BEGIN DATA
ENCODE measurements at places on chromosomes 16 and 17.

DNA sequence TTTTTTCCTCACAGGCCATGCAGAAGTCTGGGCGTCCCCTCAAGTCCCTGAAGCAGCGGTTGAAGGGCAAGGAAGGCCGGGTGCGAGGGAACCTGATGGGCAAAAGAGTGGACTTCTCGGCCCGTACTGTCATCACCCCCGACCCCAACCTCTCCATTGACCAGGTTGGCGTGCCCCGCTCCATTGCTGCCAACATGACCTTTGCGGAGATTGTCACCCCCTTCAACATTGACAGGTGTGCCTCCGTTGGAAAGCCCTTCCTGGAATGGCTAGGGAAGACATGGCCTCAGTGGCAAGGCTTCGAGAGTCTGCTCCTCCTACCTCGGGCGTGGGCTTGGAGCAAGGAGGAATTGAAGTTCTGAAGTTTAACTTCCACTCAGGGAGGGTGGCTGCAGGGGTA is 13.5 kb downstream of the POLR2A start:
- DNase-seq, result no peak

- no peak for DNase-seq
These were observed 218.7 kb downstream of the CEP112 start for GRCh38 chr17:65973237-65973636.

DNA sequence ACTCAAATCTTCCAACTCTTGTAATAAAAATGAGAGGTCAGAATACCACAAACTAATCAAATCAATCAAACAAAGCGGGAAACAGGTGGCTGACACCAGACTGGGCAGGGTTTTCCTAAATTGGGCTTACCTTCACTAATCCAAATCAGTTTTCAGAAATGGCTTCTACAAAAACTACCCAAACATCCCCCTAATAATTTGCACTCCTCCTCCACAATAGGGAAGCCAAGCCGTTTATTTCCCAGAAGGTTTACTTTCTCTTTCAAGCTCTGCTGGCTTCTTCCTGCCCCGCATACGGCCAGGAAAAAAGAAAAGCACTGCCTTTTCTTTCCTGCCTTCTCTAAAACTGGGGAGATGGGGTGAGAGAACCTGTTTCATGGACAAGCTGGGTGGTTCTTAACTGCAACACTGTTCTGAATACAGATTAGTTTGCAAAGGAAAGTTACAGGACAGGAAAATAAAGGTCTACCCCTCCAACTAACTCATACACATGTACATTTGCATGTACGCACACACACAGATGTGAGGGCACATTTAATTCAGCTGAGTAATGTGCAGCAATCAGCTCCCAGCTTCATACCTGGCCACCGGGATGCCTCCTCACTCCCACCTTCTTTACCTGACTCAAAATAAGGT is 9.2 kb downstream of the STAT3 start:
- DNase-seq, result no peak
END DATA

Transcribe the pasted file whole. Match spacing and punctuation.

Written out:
ENCODE measurements at places on chromosomes 16 and 17.

DNA sequence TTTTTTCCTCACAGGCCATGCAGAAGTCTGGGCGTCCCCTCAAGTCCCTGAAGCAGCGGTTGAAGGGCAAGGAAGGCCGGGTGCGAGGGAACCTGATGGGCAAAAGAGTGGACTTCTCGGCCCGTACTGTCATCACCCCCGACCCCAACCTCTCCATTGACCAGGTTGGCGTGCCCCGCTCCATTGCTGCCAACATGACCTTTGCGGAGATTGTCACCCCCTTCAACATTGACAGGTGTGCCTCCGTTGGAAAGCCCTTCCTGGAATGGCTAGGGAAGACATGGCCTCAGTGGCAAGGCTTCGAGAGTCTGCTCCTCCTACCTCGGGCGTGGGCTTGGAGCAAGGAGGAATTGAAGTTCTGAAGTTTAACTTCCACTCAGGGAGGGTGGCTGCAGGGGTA is 13.5 kb downstream of the POLR2A start:
- DNase-seq, result no peak

- no peak for DNase-seq
These were observed 218.7 kb downstream of the CEP112 start for GRCh38 chr17:65973237-65973636.

DNA sequence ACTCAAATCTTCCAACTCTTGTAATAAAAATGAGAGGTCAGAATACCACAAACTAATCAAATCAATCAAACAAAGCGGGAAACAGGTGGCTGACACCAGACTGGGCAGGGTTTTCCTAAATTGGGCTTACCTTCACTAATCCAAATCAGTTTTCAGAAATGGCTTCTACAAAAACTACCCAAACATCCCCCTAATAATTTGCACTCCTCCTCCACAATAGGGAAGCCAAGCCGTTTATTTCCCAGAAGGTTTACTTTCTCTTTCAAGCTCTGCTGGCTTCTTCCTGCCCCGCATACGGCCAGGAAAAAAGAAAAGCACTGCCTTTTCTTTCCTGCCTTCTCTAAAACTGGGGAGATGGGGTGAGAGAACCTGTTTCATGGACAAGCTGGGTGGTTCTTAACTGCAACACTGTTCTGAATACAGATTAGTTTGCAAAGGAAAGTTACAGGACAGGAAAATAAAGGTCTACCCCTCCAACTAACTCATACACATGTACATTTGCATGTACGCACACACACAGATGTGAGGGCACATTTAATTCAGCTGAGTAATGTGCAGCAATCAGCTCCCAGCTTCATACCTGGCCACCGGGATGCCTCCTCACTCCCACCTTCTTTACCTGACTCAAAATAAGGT is 9.2 kb downstream of the STAT3 start:
- DNase-seq, result no peak